Hidden Belfast

A flawed but elegant companion to worthier volumes, writes John Gray

Hidden Belfast: Benevolence, Blackguards and Balloon Heads is a companion volume to Mercier’s Hidden Dublin and Hidden Cork. For locals it must call to mind Cathal O’Byrne’s enduringly popular As I Roved Out, first published in 1946 and subsequently reprinted by Blackstaff Press. The format is similar, offering tasty snippets of no more than five pages, and without claims to systematic history.

O’Byrne was a consummate storyteller, and to those who have enjoyed tours of our historic First Presbyterian Church with O’Regan (and it deservedly features here) hopes must be high. Yes, we find our Chichesters and Donegalls, our Sovereigns, clergy, merchants, inventors, and writers. We explore our castles, our benevolent institutions, and the less benevolent ones such as the House of Correction. There are pieces on our early infrastructure; our customs house, our gas works, our graveyards, our hospitals, the postal service, schools, and the water supply.

Presbyterian vicissitudes feature strongly, most colourfully when an arresting party failed to find the Rev. John McBride and slashed his portrait instead, as can still be seen in the First Presbyterian Church. Radicals and United Irishmen earn their place, though this is already a well tilled field. So also does Henry Cooke, the most influential Presbyterian in setting his flock on a very different and more loyal course in the 19th century. The sectarian riots of 1864 are covered, though not the even more serious ones of 1886.

Industrial triumphs are a must, starting with the essentials of cotton and linen. The colossal output of our distilleries was news to me and their collapse is left as something of a mystery – I was not aware that the thirst had left us!

Inevitably we major here on the shipyards, from Ritchie’s dock to Harland and Wolff. The Titanic is centre stage on the eve of the centenary of its sinking. Belfast patriots will be relieved to hear that it was not our fault. As a reminder that all was not perfection in the Edwardian industrial city, the mill workers strike of 1911 features.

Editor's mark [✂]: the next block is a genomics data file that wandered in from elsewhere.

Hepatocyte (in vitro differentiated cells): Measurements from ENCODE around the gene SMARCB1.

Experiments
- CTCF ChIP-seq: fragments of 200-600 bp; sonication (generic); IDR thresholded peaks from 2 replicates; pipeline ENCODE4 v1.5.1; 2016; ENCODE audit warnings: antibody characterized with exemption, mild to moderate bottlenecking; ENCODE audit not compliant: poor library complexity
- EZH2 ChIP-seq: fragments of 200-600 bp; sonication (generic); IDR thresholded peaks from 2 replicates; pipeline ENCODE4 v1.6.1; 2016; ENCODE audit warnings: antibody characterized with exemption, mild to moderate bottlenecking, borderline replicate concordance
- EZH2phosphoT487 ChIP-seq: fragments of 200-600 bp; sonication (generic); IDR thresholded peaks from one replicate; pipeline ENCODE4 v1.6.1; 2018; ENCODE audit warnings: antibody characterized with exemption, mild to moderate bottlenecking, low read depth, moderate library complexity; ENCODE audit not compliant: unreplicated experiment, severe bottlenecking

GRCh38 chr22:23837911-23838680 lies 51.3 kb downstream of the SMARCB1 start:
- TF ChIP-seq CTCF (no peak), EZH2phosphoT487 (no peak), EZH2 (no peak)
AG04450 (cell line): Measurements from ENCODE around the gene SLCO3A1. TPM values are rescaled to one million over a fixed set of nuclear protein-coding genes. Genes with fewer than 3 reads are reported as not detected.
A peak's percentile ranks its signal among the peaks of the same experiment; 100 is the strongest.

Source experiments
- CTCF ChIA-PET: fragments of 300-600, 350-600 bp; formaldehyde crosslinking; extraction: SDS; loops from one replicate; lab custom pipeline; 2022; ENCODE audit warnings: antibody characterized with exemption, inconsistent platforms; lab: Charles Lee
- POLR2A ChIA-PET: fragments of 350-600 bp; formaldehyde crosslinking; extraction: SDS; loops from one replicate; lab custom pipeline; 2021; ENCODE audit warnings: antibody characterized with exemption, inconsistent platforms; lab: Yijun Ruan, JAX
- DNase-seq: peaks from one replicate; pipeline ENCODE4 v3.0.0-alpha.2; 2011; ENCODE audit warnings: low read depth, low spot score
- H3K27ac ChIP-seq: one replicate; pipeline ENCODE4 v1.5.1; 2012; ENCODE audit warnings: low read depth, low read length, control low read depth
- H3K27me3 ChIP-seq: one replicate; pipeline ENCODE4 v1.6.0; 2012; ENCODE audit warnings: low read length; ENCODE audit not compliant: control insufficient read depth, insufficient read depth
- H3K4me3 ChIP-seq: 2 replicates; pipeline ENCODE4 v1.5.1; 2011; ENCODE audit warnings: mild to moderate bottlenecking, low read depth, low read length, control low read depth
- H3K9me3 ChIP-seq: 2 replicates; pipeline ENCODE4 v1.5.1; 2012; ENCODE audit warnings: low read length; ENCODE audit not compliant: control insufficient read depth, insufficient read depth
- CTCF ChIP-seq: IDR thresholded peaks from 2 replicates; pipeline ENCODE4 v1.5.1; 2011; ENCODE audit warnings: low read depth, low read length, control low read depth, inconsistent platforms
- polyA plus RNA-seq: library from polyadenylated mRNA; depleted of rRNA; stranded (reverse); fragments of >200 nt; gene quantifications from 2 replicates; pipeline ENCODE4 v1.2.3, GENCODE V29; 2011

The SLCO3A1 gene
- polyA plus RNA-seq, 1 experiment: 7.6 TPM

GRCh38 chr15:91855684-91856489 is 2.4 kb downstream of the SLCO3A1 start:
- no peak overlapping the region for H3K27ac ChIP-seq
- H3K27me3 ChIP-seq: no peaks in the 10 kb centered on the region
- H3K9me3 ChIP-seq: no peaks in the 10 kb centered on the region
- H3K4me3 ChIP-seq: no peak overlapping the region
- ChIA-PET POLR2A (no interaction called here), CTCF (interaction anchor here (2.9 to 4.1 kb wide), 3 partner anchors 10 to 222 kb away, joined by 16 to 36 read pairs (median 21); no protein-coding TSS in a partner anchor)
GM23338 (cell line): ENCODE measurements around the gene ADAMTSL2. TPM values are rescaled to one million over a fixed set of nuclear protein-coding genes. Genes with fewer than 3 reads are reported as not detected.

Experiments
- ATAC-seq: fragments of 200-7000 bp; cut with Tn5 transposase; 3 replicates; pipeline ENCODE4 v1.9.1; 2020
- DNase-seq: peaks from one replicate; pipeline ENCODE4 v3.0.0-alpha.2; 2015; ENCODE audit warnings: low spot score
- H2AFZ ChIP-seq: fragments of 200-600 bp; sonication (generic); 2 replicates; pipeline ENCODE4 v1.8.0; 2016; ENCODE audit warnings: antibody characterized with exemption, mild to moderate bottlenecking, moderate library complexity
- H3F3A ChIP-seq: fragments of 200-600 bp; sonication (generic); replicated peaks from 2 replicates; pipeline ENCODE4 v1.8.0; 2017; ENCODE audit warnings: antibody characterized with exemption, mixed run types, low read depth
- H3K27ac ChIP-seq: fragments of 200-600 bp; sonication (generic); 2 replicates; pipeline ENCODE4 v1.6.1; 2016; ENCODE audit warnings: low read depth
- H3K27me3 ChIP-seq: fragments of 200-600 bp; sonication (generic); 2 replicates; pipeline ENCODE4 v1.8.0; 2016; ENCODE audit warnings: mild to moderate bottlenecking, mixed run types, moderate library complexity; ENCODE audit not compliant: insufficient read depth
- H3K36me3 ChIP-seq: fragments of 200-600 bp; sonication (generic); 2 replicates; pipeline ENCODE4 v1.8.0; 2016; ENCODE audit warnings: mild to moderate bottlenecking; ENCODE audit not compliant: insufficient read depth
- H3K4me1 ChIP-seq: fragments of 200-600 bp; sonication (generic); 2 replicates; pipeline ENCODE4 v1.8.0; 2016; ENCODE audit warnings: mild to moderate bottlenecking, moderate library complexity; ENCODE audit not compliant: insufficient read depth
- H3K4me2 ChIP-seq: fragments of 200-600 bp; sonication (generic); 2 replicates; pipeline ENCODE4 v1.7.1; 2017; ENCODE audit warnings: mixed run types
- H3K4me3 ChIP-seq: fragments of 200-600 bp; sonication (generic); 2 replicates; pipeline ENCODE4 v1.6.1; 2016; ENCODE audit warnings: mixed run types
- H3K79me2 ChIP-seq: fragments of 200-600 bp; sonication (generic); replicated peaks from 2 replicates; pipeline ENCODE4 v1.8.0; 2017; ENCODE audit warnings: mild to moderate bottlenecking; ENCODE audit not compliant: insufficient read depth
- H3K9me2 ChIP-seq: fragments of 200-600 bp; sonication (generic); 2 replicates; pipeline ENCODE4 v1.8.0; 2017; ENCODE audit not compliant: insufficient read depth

Claims for Belfast’s benevolent record are hardly ‘hidden history’, as we have tended to make much of it. In a book like this, one is hoping to hear more of the ‘blackguards and balloon heads’, or at least the downright quirky. Belle Martin, the informer who betrayed the United Irishmen, certainly qualifies, and is the only woman to earn her own section. In this respect Mary Anne McCracken could have offered a very different and more virtuous focus. Edward May is deservedly ‘infamous’, but otherwise worthiness largely prevails.

I prefer the description of how United Irishman and poet, William Drennan, woke up to find his head on fire – the tassel on his night cap had caught light, to the news that Alexander Carlisle was awarded a gold watch for unbroken attendance as a Harland and Wolff apprentice!

Too many stories tend to be overburdened by the lumber of family origins and detailed funeral arrangements. Institutional history too can be dry and miss the main dramas, thus in telling us of our water supply O’Regan doesn’t make use of the moment when it finally dried up in the ‘water famine’ of 1865.

Some descriptions seem inadequate or odd. What does O’Regan mean when he describes the town’s real founder, Sir Arthur Chichester, as ‘colourful’? Perhaps it applies to his career as an English military adventurer before his arrival in Ireland. How might it apply to his savage extermination of the Irish in the environs of Belfast? It is curious to suggest that William Pirrie, arguably the single most important figure in the history of Harland and Wolff, is relatively unknown.

We miss points of real interest, thus William Hamilton Drummond indeed made his name with his patriotic poem 'The Battle of Trafalgar' (1806), but we are not told that he was redeeming himself from earlier United Irish associations. O’Regan is good on Henry Cooke, but does not notice that the erection of his statue in place of that of the Earl of Belfast symbolised the victory of Conservatism and Orangeism over the old Whig elite.

All this is very 19th century, and, like O’Byrne, O’Regan can’t carry us beyond the Edwardian era. I know that we are still transfixed by the roseate hue of our hey-day, but in 2010 we should be able to explore beyond it. Yet there is much here to dip in and out of with pleasure and interest. Hidden Belfast is elegantly produced and illustrated and will make a good Christmas present for natives and exiles alike.

Hidden Belfast: Benevolence, Blackguards and Balloon Heads is published by Mercier Press.


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